OK, that title may be a touch misleading because this isn’t a neurological essay. But I do believe that reading science fiction is unique in its benefits. Let’s start with reading in general, although lately the picture isn’t pretty.
Every year the Pew Research Centre surveys the level of readership among American citizens. In 2015 28% of Americans did not read a book, in any form, and the numbers are getting worse. Certainly we do a lot of reading online, especially social media, and maybe a lot of that is time we would otherwise have spent reading books. Of course, television has often been blamed as the enemy of book reading. When asked about it, people will complain about their trying work day and say, “I just don’t want to think for a while—I want to turn my brain off.” I’ve caught myself saying it (but then I read all day long, in some form or other).
Obviously our brains aren’t switched off when we watch TV or movies. We’re still analysing plot details, observing the characters’ behaviour, piecing clues together, absorbing setting elements of each frame, and predicting the action to come. We’re empathising with the people we like, mentally arguing with those we don’t, and whether it’s reality TV or fiction, our emotions are getting a workout. We face pop-up ads on the screen and, if we choose to watch commercials, a bombardment of information that we automatically begin to judge for its veracity and usefulness, enticements that we must balance against our own resources, and a whole range of other things that make our brains work pretty hard.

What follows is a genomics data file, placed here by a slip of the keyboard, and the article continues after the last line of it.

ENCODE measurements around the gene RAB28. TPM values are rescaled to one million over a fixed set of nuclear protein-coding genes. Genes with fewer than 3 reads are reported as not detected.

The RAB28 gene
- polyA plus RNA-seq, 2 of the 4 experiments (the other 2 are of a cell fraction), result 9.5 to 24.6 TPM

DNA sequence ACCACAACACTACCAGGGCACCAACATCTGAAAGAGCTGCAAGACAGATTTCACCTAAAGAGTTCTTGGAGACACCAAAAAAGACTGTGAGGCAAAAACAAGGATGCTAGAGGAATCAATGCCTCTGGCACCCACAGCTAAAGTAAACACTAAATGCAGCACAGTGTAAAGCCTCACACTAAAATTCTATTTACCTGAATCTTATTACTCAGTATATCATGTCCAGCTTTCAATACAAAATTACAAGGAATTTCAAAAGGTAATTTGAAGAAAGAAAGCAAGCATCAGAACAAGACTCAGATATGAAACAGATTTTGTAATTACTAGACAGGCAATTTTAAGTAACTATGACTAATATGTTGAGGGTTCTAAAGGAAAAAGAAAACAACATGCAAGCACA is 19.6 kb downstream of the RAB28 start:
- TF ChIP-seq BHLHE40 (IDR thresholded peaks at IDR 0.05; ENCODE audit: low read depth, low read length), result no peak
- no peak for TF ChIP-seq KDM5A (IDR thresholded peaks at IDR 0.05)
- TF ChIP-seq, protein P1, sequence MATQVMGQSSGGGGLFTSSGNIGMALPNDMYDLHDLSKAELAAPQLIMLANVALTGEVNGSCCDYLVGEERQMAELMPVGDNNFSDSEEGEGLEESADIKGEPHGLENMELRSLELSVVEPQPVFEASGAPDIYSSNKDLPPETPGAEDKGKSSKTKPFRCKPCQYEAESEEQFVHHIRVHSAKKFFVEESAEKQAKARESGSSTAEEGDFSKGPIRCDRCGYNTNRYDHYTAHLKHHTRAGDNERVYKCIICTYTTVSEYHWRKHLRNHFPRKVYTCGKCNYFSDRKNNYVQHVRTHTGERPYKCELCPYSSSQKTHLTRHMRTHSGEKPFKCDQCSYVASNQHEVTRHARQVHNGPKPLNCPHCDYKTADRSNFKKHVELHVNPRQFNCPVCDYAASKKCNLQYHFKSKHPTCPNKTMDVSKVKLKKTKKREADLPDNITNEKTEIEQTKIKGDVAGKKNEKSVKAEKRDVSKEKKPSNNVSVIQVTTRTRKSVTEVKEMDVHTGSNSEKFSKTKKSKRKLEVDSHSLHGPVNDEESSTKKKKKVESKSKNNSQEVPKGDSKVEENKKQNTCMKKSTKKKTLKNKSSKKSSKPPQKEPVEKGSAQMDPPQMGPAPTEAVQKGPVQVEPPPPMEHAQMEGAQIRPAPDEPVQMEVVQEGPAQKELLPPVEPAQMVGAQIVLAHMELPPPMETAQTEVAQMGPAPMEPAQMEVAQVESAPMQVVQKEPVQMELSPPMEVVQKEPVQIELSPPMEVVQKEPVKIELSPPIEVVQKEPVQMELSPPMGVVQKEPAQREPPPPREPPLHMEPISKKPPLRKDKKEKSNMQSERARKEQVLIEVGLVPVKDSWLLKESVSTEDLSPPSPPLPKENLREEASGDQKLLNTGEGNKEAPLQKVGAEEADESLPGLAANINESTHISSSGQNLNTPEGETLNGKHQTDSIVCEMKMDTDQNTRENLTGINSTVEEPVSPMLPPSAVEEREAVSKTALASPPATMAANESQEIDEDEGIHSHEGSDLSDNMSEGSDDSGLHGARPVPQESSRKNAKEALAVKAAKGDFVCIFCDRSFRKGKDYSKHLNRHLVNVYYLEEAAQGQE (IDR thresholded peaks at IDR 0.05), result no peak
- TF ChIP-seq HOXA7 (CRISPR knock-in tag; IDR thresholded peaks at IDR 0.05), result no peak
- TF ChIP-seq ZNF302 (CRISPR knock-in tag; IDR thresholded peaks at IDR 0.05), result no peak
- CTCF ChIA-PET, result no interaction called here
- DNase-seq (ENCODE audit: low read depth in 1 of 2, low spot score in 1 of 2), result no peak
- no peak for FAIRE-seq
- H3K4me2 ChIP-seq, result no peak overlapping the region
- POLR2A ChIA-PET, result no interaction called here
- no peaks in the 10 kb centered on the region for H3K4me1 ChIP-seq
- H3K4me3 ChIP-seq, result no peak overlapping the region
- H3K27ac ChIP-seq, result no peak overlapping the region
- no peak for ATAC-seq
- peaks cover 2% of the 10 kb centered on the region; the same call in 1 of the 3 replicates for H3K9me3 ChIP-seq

In reading a book, there is similar interaction with characters and plot, plus we also have to process written words and imagine what they describe (but don’t have to process the extraneous content included in a video picture). We allow the interpretation of the words to trigger responses from our senses to a degree. But we don’t have to endure commercials—not even product placements, usually. We have to turn pages but we don’t have to master a remote control. We can skip or re-read any section we want, with no more effort.
Which one is really the most work?
The majority of people are readers, and since reading in school has been proven to encourage a lifelong reading habit (generally) and more people are attending college or university these days, the demise of the book is probably still a long way off.
Articles like this one cite research to claim that reading for pleasure makes us more satisfied with our lives, better able to make decisions, more connected to other people and more empathetic (by understanding that they share our experiences and feelings—take that, Facebook), with greater awareness of social issues and cultural diversity, higher self-esteem, and the list goes on.
What does this have to do with science fiction (apart from encouraging more readers overall)?
Well, reading for pleasure has been proven to give us much greater general knowledge, and readers of science fiction are exposed to a huge range of extra information from every field of science, of course, but also philosophy, history, religion, and even art, as SF stories explore alternate timelines, alien cultures, and possible futures. I don’t think any other art form is as good at broadening our thinking and encouraging our imagination. It can both illuminate and inspire, warn us off and spur us on. Unlike most other forms of art and entertainment, the potential of SF to take us beyond the confines of our normal lives is almost limitless.
I will admit that reading SF is a little more work.
But it’s worth every bit of it.